Eskom needs to spend billions of rand on maintenance in 2019 and has promised that load-shedding will subside by March, but the report quoted energy analyst Ted Blom who said coal shortages will continue until 2025.

“About 80% of Eskom power generation relies on coal,” said the report.

Eskom has been described as being at a “coal cliff”, where there are not enough coal mines to supply its needs, and that new mines will take years to develop.

Eskom has made headlines in recent weeks for its coal shortages, and in November 10 of its power stations had less than 10 days of coal supply left.

With coal shortages comes more load-shedding, and while this is a severe problem for people who want to go about their daily lives, it can be a death sentence for businesses and the economy.

Continued load-shedding may even force the ratings agencies to downgrade SA to junk status due to all the local investments which would disappear.

Econometrix chief economist Azar Jammine stated in the report that this has led South Africa’s growth rate to drop to the second-worst among the G20 countries.

Economist Mike Schussler described this as “a nightmare for SA”, and said we are “at the edge of a cliff”.

Eskom technically bankrupt
The Organisation Undoing Tax Abuse (Outa) recently said Eskom’s financial results indicate a company that “is technically bankrupt”.

While presenting its 2018/2019 interim results, Eskom revealed that its 2007 debt of R40 billion has swelled to R419 billion and is estimated to exceed R600 billion in the foreseeable future.

In addition, Eskom’s huge staff complement including fixed-term contractors has increased to 48,628 in 2018 from 47,658 in 2017, costing South Africans R29.5 billion in March 2018.

Eskom’s dire financial situation is set to get even worse as its full year loss is set to grow to R15 billion – up from the expected R11.2 billion.

Outa said Eskom does not have a sustainable business model or a comprehensive financial plan to claw itself out of the debt hole it is currently in.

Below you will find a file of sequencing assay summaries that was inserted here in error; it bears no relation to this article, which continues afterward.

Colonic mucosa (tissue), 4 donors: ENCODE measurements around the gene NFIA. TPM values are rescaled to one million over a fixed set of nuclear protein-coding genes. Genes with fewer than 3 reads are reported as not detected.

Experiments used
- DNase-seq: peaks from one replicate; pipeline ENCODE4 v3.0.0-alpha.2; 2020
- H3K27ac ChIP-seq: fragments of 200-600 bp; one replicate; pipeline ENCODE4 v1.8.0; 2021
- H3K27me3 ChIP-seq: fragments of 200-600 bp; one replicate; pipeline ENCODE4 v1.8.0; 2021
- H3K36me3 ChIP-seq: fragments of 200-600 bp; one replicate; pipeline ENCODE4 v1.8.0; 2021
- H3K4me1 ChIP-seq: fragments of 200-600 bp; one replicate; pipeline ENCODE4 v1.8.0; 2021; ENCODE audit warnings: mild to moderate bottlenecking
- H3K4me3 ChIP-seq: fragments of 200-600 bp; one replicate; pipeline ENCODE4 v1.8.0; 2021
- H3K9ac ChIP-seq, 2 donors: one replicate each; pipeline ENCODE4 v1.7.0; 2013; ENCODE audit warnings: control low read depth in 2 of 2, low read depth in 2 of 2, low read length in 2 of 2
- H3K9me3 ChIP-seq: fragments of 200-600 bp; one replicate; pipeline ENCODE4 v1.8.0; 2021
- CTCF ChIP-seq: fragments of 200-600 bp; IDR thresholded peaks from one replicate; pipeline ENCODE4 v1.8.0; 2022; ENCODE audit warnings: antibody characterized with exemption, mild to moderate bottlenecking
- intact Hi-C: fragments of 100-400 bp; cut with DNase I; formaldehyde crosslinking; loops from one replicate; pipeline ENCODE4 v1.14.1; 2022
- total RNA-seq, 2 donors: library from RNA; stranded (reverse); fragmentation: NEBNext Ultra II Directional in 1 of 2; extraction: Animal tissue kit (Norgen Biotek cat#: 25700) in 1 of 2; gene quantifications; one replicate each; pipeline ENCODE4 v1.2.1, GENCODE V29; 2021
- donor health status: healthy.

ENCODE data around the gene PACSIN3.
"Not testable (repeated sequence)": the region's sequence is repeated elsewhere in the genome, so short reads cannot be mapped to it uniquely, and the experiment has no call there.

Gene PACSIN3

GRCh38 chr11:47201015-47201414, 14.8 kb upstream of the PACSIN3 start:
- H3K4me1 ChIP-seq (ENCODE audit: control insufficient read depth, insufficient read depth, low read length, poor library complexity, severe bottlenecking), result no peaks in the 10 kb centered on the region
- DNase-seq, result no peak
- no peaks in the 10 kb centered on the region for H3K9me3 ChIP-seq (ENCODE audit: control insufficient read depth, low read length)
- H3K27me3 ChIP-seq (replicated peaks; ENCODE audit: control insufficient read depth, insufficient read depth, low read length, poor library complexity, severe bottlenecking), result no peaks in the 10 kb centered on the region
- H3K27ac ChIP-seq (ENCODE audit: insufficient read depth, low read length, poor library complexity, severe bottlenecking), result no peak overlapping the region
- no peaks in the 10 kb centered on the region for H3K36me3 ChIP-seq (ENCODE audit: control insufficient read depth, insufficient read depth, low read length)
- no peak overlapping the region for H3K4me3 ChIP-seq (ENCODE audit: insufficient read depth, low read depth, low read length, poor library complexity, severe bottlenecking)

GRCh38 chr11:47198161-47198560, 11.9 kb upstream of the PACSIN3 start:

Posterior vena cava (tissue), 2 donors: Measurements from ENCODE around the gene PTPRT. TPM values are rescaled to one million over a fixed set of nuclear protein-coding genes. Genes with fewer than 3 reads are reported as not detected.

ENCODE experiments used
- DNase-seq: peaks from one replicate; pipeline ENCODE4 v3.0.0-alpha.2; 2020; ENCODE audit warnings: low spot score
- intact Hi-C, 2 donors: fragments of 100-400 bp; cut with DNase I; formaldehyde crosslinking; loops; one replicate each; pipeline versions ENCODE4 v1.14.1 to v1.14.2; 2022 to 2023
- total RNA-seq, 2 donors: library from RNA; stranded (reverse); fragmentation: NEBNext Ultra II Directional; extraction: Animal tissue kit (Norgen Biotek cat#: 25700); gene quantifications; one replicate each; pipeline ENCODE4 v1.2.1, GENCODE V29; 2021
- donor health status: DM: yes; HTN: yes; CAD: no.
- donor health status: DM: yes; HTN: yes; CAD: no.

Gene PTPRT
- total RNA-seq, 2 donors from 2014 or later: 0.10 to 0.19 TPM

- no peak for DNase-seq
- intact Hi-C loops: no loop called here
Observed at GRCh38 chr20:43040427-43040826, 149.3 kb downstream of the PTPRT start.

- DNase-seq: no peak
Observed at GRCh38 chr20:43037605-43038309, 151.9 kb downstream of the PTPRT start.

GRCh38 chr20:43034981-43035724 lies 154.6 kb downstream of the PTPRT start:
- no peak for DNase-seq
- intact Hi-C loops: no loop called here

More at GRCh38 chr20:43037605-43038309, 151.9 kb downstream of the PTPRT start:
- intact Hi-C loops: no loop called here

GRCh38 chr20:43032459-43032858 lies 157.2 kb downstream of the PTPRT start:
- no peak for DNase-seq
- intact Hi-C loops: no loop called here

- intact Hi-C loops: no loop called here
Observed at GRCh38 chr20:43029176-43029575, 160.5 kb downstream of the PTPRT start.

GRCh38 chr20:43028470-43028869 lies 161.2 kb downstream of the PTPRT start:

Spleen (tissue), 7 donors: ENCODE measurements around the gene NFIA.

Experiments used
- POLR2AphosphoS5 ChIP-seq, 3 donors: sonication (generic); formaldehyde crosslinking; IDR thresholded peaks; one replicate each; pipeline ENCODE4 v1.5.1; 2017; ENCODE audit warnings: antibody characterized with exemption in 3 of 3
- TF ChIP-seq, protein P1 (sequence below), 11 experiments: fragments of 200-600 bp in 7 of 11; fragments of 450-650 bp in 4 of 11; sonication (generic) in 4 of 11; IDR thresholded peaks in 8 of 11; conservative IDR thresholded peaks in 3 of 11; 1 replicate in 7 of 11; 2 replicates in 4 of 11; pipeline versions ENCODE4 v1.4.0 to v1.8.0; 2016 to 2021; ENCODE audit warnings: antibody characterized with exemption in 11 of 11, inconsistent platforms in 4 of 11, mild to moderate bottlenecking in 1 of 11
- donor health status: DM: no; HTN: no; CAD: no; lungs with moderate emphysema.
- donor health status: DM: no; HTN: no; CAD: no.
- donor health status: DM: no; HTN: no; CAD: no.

“If Eskom was a private company, it would either be under business rescue or in liquidation,” said Ronald Chauke, Outa’s energy portfolio manager.

He said the appointment of Calib Cassim as Eskom’s permanent chief financial officer may offer some stability and comfort that the rot will stop.

However, Outa said, it’s the power utilities’ declining revenues which inhibit it from turning into profitability or controlling its ever-increasing operational costs.

Eskom moves turnaround strategy to 2019
Eskom has also said that it only expects to launch its turnaround strategy in 2019 after at least two delays of its much-anticipated recovery plan.

The power company’s long-term strategy has been approved by the board, but the plan is seen as being implemented “in the new year”.

This news come after a third day of scheduled power outages on Saturday due to inadequate energy availability.

Financial constraints limited maintenance amid unplanned outages from an aging fleet of power stations, making matters worse.

How SA climbed its way out of a recession

By Lameez Omarjee for Fin24

The SA economy has officially emerged from recession, Stats SA announced on Tuesday morning, following a 2.2% rise in GDP growth for the third quarter of the year.

The economic growth figures were broadly in line with the expectations of economists surveyed by Fin24 prior to publication, who had projected growth rates of between 0.8 and 2.6%.

The rand firmed by as much as 1% shortly after the release of the results.

However, despite the rebound, economists still expect overall GDP growth for the year to be weak, below 1%.

Here’s what boosted growth in the third quarter:

1. Manufacturing industry expands

Growth was mainly driven by the secondary sector, which grew by 4.5%. This was aided by a 7.5% increase in manufacturing. Large contributions came from steel and metals, and motor vehicle production, among other things.

2. Agriculture rebounds

Even though the primary sector contracted by 5.4% in the quarter – mainly due to a large drop in mining – the agriculture industry rebounded following two quarters of substantial contractions.

During the third quarter, increased production in field crops, horticultural and animal products, helped improve growth to 6.5%.

Earlier on Tuesday, Bloomberg reported that confidence in the industry had declined to its lowest in nine years. The agribusiness confidence index dropped from 48 to 42, mainly due to concerns over weather conditions and a lack of clarity on land reform policy.

3. Transport industry rebounds

The tertiary sector grew by 2.6% during the quarter. The transport, storage and communication industry in particular expanded by 5.7%, rebounding from a -4.9% contraction in the second quarter and improving from 0.9% growth reported in the first quarter.

4. Finance, real estate and business services continue growth trend

Also within the tertiary sector, the finance, real estate and business services industry continued its growth trend, increasing by 2.3% during the quarter.

Additionally, the trade industry – particularly wholesale, retail and food and beverages – and catering and accommodation increased by 3.2%.